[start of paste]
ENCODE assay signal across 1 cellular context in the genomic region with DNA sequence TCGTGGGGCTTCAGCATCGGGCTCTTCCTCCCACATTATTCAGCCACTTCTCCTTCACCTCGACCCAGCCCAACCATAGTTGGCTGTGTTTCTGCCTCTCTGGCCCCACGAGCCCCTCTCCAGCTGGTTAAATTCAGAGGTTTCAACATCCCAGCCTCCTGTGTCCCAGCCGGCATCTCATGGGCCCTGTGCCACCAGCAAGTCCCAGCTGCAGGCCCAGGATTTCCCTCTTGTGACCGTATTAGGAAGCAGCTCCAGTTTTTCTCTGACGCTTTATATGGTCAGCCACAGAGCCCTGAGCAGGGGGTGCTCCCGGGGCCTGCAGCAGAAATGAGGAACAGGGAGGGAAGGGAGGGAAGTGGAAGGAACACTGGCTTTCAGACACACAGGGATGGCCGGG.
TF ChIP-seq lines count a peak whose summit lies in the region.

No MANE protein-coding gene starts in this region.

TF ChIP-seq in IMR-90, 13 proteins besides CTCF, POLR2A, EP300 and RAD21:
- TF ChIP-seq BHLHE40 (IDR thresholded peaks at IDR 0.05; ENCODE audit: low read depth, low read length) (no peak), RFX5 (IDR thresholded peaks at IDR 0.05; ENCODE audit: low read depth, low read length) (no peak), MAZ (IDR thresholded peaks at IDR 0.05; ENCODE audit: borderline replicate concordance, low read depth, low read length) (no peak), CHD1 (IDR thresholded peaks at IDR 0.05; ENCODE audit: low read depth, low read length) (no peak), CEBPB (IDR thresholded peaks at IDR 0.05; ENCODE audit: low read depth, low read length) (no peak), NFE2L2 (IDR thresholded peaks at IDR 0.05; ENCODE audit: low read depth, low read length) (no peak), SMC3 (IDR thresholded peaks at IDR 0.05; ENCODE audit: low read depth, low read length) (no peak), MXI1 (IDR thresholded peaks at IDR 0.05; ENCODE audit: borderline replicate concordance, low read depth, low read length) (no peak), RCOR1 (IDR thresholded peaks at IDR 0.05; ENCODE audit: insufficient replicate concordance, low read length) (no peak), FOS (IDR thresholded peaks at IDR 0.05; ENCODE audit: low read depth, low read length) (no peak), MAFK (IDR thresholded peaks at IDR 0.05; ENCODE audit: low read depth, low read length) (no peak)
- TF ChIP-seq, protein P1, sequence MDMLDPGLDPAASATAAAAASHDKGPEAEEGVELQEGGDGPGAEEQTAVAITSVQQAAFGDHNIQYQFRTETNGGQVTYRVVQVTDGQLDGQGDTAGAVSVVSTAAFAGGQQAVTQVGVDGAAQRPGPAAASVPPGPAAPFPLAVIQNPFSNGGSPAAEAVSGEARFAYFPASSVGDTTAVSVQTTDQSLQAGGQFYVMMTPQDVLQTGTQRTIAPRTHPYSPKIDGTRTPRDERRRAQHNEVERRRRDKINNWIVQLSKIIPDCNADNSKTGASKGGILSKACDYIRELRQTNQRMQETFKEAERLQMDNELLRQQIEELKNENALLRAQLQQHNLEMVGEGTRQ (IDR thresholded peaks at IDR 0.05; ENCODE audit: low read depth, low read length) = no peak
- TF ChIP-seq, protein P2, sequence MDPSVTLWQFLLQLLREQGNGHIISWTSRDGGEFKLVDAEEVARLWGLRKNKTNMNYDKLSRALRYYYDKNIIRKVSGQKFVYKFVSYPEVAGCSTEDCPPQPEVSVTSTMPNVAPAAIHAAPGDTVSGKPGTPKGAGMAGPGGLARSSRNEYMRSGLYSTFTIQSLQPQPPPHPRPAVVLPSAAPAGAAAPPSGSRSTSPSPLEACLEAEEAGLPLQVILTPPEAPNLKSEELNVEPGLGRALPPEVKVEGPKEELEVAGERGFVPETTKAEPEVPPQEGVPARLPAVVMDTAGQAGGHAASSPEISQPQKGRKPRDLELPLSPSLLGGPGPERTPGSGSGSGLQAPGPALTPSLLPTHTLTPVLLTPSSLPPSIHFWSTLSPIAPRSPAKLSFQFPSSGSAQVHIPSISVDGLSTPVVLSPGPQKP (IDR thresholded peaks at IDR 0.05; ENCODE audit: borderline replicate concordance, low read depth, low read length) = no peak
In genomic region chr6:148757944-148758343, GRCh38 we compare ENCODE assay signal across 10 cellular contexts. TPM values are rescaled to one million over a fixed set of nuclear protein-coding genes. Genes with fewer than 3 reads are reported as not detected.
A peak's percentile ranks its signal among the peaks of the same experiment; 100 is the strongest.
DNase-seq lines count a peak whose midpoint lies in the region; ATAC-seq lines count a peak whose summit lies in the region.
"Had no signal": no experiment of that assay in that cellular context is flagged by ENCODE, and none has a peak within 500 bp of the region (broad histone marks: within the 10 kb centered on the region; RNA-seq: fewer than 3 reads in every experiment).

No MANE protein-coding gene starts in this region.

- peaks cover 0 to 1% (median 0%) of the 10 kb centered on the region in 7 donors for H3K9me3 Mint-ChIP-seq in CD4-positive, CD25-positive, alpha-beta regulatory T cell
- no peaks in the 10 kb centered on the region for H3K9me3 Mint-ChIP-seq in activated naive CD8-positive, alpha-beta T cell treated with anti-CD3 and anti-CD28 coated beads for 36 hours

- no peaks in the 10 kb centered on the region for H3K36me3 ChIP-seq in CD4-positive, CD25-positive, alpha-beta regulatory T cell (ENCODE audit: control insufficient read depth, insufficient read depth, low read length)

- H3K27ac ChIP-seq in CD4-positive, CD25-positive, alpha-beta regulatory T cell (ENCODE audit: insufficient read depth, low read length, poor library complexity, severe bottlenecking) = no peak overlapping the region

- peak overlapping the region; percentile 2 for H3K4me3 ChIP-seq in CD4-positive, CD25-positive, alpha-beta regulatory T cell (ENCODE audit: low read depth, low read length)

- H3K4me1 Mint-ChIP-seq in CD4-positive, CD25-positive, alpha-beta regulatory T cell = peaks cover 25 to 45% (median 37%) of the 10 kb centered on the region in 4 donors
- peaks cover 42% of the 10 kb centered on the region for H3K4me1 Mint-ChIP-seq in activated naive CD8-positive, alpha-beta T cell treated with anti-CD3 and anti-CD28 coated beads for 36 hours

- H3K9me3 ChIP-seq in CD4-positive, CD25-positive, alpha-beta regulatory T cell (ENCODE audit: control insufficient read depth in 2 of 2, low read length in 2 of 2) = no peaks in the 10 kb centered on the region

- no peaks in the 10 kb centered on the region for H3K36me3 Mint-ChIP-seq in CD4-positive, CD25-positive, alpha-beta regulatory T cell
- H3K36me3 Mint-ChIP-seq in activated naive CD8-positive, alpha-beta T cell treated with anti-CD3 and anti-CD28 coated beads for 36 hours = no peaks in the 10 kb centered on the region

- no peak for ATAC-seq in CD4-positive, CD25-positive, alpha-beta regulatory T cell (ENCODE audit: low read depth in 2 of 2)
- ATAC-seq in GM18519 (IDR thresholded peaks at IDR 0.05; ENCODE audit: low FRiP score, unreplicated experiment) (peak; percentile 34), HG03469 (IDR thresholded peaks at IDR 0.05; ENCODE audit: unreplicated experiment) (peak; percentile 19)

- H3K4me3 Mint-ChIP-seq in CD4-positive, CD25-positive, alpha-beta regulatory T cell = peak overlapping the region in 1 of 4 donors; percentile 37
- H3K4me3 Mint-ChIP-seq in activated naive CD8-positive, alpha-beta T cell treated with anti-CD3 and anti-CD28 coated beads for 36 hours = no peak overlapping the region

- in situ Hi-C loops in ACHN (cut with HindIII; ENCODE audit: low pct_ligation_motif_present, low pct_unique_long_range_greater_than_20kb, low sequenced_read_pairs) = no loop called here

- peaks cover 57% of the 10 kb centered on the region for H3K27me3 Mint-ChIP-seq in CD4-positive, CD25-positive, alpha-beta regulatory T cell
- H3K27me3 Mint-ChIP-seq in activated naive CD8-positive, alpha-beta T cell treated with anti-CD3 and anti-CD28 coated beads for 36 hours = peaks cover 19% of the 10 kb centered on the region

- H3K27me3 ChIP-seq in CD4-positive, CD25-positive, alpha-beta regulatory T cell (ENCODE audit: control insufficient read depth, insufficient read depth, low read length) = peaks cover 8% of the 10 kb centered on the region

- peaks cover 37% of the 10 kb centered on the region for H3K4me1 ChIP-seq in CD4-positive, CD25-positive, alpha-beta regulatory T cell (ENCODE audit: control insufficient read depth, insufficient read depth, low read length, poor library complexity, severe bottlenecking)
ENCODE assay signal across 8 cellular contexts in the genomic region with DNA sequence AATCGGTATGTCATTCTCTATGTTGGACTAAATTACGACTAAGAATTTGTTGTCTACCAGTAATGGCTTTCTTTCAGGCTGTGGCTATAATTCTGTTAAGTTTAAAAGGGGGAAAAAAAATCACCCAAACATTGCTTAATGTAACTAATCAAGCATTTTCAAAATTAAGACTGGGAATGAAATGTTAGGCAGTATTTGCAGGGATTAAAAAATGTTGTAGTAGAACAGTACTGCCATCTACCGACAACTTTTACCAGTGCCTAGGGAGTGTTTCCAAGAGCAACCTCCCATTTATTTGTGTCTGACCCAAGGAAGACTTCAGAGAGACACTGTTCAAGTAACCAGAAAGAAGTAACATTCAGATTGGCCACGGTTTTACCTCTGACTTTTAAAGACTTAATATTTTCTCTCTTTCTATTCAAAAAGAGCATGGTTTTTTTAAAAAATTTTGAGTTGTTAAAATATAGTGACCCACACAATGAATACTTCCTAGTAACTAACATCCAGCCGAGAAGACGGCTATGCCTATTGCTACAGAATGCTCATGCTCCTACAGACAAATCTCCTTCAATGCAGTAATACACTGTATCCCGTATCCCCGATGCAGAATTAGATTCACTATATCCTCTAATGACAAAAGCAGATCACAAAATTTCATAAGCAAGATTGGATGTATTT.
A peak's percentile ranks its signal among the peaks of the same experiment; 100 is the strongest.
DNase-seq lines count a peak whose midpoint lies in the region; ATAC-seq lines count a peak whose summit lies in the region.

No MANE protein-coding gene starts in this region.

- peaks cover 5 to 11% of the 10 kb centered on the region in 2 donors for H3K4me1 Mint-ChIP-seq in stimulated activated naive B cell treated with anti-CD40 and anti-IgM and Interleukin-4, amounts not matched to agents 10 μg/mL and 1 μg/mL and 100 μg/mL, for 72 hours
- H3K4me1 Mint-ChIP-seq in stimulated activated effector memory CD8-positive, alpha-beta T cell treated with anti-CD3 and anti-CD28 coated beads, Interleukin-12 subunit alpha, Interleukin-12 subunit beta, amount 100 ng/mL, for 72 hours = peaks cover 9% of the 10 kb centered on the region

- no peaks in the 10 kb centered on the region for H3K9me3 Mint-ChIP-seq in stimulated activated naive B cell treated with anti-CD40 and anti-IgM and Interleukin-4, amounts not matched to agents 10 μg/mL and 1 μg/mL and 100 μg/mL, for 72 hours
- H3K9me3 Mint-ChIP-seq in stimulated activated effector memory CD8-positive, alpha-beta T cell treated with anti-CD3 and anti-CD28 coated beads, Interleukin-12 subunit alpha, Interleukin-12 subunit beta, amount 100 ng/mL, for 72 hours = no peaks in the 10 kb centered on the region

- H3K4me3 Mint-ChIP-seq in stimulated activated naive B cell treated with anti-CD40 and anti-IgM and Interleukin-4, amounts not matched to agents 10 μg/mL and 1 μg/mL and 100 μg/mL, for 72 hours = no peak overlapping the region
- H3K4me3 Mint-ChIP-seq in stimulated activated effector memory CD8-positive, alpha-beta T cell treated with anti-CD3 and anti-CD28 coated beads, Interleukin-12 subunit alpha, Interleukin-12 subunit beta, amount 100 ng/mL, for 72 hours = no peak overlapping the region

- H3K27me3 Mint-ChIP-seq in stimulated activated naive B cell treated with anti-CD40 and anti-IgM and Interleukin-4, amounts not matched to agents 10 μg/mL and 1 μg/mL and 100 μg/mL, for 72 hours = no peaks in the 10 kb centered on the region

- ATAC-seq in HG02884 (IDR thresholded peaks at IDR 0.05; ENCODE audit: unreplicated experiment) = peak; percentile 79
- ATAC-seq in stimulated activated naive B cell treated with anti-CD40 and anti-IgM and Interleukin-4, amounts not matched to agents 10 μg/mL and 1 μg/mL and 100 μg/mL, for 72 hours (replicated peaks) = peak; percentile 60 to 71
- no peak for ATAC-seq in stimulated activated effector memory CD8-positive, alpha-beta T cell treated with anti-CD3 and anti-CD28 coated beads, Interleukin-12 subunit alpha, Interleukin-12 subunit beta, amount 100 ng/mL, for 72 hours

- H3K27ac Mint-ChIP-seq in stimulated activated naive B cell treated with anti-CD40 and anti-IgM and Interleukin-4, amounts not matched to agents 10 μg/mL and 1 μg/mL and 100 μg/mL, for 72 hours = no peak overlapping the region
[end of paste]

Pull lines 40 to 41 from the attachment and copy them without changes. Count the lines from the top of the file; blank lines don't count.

- H3K4me3 Mint-ChIP-seq in stimulated activated naive B cell treated with anti-CD40 and anti-IgM and Interleukin-4, amounts not matched to agents 10 μg/mL and 1 μg/mL and 100 μg/mL, for 72 hours = no peak overlapping the region
- H3K4me3 Mint-ChIP-seq in stimulated activated effector memory CD8-positive, alpha-beta T cell treated with anti-CD3 and anti-CD28 coated beads, Interleukin-12 subunit alpha, Interleukin-12 subunit beta, amount 100 ng/mL, for 72 hours = no peak overlapping the region